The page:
Bangor Acts to Stop Charter Schools, after Failed Bid to Start 420- Student 'Queen City Academy'

Article excerpt

BANGOR, Maine -- Bangor city councilors will consider a citywide moratorium on charter schools, arguing that having one in the city would create unnecessary competition and put a financial strain on an already strong public school system.

The council will hold a first reading of the proposed moratorium during a special council meeting Monday night.

Earlier this year, an application to create a Queen City Academy charter school at the former site of the Bangor YMCA on Hammond Street was rejected by the Maine Charter School Commission because it didn't adequately explain how the plan would be financed.

The application, authored by construction company owner Murat Kilic of Revere, Mass., stated that the school would have "high expectations at the core of the education program. An extended learning program, tutoring opportunities, data-driven instructional programs, parent involvement and collaboration with the area universities and colleges will be important components of the school's program. Moreover, [Queen City Academy] will implement a character education program, provide a career-oriented college preparation program and ensure strong student-teacher-parent alliance."

The school projected it would serve 420 Bangor-area students in grades 6-12.

Kilic also serves as chairman of the board of trustees of the Pioneer Charter School of Science in Everett, Mass. He told the Portland Press Herald after the denial that he likely would reapply.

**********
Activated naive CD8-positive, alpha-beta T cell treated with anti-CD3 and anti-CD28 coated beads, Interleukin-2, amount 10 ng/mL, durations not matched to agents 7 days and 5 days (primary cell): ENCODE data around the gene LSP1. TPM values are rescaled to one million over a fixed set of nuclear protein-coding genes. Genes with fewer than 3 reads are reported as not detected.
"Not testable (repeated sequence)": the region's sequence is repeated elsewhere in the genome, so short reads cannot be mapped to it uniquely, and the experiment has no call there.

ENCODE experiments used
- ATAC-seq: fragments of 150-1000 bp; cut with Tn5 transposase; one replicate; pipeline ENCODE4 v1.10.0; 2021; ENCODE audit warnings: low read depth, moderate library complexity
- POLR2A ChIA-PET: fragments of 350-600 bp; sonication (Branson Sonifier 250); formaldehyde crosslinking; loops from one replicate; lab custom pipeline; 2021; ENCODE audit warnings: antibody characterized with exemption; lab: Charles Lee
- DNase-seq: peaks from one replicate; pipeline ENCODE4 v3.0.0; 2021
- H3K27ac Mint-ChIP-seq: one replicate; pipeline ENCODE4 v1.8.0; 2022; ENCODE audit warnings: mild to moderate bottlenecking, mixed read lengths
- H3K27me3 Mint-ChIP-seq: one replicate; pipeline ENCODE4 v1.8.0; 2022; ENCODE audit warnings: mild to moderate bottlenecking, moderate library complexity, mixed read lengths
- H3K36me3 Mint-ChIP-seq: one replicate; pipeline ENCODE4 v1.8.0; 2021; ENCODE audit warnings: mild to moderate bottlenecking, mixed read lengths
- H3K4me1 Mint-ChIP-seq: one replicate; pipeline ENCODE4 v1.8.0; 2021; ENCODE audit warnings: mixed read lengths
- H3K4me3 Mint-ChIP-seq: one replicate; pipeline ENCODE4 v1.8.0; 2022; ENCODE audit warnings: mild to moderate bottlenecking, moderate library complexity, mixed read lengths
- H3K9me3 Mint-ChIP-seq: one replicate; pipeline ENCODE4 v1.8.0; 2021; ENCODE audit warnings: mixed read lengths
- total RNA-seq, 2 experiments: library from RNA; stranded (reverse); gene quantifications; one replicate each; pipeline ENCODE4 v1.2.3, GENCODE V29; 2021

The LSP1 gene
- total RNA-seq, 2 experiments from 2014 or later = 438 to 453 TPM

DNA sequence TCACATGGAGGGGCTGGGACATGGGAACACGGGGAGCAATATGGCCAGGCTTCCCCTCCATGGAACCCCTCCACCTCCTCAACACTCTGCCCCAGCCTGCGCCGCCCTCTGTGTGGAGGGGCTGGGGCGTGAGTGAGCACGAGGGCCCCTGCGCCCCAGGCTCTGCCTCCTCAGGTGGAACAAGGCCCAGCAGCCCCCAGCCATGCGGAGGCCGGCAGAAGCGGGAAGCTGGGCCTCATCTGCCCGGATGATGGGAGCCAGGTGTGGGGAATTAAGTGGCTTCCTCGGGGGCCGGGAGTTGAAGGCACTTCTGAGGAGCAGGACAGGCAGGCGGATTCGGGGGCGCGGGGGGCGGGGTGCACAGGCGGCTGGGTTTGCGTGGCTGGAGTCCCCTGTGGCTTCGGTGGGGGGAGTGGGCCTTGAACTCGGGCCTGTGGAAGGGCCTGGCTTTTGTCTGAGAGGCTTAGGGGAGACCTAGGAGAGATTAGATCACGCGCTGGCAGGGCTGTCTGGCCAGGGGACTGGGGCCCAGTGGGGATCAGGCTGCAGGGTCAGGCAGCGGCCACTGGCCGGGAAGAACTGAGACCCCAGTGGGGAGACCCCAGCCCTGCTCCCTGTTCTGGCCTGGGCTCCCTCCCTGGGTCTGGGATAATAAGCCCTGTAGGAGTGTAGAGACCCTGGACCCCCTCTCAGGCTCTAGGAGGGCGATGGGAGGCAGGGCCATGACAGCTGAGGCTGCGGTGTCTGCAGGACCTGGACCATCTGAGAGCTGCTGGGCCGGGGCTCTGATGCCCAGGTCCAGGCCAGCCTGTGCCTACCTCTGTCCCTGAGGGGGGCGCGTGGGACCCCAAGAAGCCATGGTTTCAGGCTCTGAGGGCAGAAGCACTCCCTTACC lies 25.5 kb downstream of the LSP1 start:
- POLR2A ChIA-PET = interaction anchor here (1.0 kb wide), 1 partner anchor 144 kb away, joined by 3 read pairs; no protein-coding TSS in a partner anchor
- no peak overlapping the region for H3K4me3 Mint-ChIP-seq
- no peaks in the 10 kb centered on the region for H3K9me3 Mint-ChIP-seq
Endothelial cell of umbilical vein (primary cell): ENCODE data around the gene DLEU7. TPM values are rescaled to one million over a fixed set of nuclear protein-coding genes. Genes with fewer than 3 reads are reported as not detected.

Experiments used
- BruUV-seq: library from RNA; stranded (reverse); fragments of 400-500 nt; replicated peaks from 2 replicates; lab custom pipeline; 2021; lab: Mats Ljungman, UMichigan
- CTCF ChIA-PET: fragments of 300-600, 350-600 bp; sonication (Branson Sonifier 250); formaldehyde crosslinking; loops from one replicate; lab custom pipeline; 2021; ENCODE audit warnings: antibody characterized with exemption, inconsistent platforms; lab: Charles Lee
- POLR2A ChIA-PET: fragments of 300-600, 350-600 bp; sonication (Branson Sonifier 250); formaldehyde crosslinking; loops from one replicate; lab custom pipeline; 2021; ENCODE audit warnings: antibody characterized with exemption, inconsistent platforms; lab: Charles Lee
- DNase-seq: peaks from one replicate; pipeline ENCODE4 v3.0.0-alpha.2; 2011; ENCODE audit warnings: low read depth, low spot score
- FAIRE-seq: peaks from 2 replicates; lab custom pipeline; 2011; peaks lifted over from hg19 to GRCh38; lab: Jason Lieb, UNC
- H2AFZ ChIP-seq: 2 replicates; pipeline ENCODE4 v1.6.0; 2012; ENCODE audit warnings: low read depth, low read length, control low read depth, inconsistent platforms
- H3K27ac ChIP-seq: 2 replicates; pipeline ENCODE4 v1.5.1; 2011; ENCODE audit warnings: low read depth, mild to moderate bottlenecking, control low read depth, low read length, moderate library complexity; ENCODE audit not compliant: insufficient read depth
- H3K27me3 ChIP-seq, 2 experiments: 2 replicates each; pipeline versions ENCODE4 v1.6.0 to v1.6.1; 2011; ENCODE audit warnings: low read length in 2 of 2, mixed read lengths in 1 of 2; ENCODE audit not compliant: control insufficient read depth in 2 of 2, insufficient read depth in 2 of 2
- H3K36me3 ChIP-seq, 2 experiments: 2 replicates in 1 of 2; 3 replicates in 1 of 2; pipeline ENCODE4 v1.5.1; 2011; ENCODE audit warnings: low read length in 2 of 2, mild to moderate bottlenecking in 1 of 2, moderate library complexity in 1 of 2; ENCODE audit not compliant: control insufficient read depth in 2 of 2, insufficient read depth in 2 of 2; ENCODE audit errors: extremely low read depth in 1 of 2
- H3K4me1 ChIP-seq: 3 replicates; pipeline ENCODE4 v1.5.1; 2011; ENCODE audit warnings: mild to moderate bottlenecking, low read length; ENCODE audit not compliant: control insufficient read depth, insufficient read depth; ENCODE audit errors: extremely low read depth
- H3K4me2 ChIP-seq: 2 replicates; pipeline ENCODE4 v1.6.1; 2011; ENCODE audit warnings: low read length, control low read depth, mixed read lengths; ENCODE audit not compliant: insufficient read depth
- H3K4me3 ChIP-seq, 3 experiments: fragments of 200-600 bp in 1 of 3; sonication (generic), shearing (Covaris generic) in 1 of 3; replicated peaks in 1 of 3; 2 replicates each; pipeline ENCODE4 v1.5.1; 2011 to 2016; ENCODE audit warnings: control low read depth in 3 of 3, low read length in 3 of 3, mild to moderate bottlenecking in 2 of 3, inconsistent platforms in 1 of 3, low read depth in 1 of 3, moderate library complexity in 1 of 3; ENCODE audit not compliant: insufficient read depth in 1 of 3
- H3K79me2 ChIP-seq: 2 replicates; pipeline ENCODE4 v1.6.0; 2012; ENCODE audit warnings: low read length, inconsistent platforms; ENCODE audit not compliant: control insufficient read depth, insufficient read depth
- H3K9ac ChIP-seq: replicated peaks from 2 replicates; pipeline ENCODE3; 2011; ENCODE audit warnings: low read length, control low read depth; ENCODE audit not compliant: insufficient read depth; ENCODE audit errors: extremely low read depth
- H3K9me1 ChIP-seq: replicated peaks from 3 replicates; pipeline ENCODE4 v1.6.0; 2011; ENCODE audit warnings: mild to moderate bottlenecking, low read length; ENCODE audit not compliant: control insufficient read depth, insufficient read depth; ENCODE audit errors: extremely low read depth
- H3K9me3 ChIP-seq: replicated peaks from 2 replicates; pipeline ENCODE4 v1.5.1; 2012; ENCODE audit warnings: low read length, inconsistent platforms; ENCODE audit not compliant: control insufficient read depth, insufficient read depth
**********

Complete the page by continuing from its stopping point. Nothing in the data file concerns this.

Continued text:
Gov. Paul LePage has been a strong proponent of charter schools, arguing that their presence would prompt public schools to improve performance to attract and retain students.

The Queen City charter school application trumpeted a focus on Science, Technology, Engineering and Math, or STEM, offerings, including calculus courses. Bangor School Department Superintendent Betsy Webb said during a May Government Operations Committee meeting that she was perplexed by that claim, because Bangor's public schools have their own STEM academy and have been offering higher- than-average calculus courses for decades, she said. Bangor schools also offer similar partnerships with higher education institutions and technical schools.

At this point, charter schools have had little effect on Bangor's school system, but if a charter school were to set up shop in the city, it likely would pull public funds away from public schools, according to Webb. …